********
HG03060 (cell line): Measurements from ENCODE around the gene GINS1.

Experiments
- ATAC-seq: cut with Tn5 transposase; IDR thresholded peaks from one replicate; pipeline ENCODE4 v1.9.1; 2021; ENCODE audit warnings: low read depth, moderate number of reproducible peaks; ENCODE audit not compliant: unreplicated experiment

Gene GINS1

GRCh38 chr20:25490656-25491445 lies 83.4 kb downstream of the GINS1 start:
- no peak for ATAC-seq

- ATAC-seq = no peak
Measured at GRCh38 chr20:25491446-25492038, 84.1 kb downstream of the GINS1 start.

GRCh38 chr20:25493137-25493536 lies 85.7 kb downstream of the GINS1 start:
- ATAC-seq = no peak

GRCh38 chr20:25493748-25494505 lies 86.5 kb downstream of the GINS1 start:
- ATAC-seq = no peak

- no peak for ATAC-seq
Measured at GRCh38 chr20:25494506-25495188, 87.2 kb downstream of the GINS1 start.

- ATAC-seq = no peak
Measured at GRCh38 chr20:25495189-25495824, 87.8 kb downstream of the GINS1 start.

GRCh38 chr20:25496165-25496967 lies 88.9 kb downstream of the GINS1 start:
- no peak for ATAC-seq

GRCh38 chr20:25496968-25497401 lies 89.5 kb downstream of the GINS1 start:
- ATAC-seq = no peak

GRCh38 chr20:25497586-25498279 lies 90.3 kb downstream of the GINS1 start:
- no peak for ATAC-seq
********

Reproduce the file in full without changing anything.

HG03060 (cell line): Measurements from ENCODE around the gene GINS1.

Experiments
- ATAC-seq: cut with Tn5 transposase; IDR thresholded peaks from one replicate; pipeline ENCODE4 v1.9.1; 2021; ENCODE audit warnings: low read depth, moderate number of reproducible peaks; ENCODE audit not compliant: unreplicated experiment

Gene GINS1

GRCh38 chr20:25490656-25491445 lies 83.4 kb downstream of the GINS1 start:
- no peak for ATAC-seq

- ATAC-seq = no peak
Measured at GRCh38 chr20:25491446-25492038, 84.1 kb downstream of the GINS1 start.

GRCh38 chr20:25493137-25493536 lies 85.7 kb downstream of the GINS1 start:
- ATAC-seq = no peak

GRCh38 chr20:25493748-25494505 lies 86.5 kb downstream of the GINS1 start:
- ATAC-seq = no peak

- no peak for ATAC-seq
Measured at GRCh38 chr20:25494506-25495188, 87.2 kb downstream of the GINS1 start.

- ATAC-seq = no peak
Measured at GRCh38 chr20:25495189-25495824, 87.8 kb downstream of the GINS1 start.

GRCh38 chr20:25496165-25496967 lies 88.9 kb downstream of the GINS1 start:
- no peak for ATAC-seq

GRCh38 chr20:25496968-25497401 lies 89.5 kb downstream of the GINS1 start:
- ATAC-seq = no peak

GRCh38 chr20:25497586-25498279 lies 90.3 kb downstream of the GINS1 start:
- no peak for ATAC-seq